Hi, I’m a big fan of James Cameron and find it quite shocking that there’s no copy available of the THEATRICAL CUT of AVATAR as it was shown in 2D cinemas in its original CINEMASCOPE 2.39 aspect ratio. Specially given that Cameron himself has said multiple times that it is how it was originally framed and his preferred aspect ratio for 2D screening (and frankly, much superior and cinematic).
Given that 10 years have passed since the movie opened and there are still no plans for a cinemascope release, it’s up to us to preserve AVATAR as it was originally intended.
Are you referring to the 3D version, rather than the 2D release? Here’s a 2010 interview with Collider where Cameron confirms that the 16:9 aspect ratio is his preferred format of presentation for the 2D release:
What do you think the best format is to view this film in?
Cameron: The film was released in two formats. We released it in 16×9 and cinemascope aspect ratio. Obviously, the 35 mm prints were all in the scope ratio and with the IMAX stuff, we tried to take advantage of the height. The highest and best format for this movie is the 16×9, which plays beautifully. We finished the picture in 16×9 and then we vertically extracted the cinemascope when we were mastering the film for theatrical release.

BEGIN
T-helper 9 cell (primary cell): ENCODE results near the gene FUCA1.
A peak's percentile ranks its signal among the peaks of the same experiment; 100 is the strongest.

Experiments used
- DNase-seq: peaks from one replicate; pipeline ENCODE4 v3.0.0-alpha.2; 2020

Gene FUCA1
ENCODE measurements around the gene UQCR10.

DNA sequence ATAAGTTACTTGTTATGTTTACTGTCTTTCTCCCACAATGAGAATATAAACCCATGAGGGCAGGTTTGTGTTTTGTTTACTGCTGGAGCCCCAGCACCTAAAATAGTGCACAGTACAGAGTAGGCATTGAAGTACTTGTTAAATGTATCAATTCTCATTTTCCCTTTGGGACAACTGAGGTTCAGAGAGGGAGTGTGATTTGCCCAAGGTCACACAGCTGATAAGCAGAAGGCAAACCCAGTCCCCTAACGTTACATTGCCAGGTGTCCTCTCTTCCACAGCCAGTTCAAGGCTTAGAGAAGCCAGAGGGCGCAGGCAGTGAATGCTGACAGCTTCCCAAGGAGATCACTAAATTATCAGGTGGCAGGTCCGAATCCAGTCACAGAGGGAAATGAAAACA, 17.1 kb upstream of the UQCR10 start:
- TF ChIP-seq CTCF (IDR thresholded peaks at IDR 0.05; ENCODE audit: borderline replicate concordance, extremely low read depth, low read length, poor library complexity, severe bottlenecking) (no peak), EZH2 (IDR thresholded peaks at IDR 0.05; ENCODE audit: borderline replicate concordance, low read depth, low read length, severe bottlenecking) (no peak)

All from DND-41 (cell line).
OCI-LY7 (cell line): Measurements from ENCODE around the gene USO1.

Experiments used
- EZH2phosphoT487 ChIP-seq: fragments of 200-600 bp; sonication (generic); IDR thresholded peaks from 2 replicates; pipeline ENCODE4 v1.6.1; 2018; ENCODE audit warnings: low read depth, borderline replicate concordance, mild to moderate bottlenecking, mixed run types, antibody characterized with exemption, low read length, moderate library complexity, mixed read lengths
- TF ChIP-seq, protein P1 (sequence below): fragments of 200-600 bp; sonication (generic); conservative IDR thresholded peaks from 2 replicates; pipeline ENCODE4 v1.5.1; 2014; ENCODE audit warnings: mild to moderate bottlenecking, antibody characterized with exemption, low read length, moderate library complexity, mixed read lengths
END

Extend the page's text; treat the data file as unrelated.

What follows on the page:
In the theatrical release of the movie, it played in 3-D in non-IMAX digital theaters in both formats. We did that by selecting whichever theater was going to look best in which format. But, for the home, we wanted to go with the full picture. I really think it helps, with the sense of vertigo underneath the flying creatures, to have that little bit of extra frame down there, when they’re looking down over cliffs. It enhances the sense of height.
Even though I love the cinemascope ratio compositionally, I actually found myself falling in love with the movie in 16×9, as we went along, and I prefer to watch it in that. Everyone thought the best viewing conditions for the movie were in 3-D, but in 3-D what we struggled with was the light levels. We struggled to get the light levels up, in the theaters. You get such a bright, crisp, dynamic picture on the DVD and Blu-ray. Something actually comes back to the viewing experience that you don’t get in the theaters, with the colors and the strength of the contrast.